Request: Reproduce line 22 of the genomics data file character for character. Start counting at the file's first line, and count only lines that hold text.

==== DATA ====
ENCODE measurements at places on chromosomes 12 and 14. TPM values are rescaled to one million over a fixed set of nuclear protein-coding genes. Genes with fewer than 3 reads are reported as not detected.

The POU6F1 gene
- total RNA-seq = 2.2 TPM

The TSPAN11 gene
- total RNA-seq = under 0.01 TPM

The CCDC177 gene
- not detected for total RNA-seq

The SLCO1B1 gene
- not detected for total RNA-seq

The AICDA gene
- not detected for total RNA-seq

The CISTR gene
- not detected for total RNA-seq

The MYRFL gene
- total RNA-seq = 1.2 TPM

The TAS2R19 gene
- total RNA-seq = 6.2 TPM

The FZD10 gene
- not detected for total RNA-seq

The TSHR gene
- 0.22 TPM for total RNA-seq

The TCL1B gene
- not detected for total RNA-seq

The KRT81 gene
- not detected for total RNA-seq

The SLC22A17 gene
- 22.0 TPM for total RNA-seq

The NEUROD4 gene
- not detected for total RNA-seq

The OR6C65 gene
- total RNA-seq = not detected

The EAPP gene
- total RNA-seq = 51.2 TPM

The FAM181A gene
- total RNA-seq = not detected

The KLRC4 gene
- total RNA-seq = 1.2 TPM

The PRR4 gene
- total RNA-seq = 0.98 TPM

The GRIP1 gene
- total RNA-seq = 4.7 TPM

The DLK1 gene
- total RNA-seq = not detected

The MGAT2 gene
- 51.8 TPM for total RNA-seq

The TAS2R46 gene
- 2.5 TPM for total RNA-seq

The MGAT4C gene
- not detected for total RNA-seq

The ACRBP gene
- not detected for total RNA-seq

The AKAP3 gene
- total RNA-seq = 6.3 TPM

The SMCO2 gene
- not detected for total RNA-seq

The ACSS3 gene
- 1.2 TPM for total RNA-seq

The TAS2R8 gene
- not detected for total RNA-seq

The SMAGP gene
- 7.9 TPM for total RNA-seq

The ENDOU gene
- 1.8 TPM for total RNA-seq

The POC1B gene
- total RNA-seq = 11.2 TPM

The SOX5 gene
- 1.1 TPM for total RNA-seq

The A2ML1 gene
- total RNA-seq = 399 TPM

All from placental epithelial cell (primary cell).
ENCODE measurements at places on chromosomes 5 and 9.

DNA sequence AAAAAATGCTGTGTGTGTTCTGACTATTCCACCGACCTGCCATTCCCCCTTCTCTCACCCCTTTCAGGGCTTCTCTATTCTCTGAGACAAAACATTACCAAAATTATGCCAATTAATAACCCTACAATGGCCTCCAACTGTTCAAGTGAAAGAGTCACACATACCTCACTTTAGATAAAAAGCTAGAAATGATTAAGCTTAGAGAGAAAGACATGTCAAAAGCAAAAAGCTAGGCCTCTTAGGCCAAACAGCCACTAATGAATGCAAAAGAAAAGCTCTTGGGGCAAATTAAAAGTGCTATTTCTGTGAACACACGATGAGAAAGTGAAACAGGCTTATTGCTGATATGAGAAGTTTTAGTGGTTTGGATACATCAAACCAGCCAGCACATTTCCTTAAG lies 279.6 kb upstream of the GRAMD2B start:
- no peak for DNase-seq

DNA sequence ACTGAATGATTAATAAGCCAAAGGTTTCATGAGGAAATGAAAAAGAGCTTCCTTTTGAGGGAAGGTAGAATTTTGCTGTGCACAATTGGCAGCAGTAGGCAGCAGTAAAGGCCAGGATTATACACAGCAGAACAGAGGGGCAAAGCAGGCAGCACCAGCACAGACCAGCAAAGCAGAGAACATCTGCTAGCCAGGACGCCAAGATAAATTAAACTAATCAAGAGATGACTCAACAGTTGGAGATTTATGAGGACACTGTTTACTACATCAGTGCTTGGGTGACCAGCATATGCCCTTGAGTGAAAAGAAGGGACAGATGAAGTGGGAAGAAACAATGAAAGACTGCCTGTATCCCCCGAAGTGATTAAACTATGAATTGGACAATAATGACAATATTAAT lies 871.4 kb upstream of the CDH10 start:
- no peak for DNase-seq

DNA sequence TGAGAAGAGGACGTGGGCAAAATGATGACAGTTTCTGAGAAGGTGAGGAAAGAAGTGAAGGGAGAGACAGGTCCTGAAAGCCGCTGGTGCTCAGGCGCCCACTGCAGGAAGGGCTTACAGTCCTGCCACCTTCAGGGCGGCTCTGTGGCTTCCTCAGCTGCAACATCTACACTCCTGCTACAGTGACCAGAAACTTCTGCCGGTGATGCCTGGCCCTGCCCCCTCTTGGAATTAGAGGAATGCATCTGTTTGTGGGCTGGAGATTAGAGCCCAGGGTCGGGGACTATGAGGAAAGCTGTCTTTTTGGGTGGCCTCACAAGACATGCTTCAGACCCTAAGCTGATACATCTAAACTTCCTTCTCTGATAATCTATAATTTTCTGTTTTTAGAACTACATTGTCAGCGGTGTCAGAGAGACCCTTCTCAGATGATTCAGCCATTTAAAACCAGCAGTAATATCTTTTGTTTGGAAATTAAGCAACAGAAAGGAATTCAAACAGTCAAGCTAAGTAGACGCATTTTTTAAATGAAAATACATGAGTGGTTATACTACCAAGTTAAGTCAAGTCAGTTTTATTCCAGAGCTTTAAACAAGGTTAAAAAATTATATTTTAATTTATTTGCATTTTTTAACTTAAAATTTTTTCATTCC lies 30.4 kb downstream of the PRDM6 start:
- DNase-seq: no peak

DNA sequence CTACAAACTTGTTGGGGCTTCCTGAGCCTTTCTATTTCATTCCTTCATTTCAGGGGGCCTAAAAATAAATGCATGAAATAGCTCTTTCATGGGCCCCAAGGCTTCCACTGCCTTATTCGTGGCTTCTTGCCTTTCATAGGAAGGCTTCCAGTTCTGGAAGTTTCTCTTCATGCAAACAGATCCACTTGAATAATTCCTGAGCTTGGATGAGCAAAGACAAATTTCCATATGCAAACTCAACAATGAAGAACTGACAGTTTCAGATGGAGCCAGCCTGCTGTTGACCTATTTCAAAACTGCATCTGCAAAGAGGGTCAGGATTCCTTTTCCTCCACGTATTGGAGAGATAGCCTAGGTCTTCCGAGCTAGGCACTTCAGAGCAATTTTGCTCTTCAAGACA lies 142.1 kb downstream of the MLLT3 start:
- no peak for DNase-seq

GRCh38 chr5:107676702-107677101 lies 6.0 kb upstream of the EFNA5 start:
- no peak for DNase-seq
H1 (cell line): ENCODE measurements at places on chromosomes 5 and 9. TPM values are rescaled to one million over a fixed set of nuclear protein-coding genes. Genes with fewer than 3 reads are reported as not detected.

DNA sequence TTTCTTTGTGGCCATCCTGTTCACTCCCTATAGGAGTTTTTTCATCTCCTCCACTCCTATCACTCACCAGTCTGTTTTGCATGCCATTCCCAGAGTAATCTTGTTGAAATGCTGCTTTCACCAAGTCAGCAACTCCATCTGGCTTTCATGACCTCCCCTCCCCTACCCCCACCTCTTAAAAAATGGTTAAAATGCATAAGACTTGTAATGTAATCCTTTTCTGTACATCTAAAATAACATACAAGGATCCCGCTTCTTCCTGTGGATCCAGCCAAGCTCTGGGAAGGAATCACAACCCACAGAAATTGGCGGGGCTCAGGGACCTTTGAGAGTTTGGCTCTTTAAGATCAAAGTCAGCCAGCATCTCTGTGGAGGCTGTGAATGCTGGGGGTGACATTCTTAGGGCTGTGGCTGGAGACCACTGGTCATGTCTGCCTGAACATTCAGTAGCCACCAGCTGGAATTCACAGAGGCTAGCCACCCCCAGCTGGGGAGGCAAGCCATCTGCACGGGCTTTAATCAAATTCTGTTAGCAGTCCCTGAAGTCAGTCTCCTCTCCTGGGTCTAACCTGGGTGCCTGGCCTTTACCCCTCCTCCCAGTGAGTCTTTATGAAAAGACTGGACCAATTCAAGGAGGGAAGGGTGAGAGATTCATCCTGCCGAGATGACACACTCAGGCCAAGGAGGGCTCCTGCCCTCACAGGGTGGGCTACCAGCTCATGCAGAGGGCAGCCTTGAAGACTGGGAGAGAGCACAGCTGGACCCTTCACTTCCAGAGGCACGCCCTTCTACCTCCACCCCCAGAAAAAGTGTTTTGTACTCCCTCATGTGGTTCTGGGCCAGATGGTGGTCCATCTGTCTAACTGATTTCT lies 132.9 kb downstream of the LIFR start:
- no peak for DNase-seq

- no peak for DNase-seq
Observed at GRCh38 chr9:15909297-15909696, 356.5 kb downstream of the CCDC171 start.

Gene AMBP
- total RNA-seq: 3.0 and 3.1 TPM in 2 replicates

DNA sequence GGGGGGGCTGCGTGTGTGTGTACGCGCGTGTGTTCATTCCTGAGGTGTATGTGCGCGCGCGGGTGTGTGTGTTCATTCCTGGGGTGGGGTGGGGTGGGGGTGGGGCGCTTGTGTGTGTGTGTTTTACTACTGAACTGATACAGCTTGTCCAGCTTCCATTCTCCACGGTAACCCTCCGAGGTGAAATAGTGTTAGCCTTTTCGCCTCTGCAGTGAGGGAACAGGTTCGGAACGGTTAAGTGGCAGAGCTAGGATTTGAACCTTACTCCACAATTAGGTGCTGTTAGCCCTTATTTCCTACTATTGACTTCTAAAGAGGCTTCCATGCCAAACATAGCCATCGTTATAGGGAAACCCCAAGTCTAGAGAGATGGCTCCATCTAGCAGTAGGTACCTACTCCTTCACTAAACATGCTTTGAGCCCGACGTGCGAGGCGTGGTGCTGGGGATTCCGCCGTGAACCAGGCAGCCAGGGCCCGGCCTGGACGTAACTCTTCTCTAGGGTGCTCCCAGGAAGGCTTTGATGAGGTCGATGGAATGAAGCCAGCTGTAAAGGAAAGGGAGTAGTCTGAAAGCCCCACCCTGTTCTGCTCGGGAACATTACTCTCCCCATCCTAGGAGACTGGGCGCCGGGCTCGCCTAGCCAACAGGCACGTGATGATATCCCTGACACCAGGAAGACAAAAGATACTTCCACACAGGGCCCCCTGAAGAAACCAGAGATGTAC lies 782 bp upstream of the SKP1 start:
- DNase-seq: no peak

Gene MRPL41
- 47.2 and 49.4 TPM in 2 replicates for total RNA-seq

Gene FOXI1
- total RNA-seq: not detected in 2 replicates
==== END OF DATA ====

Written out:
The TCL1B gene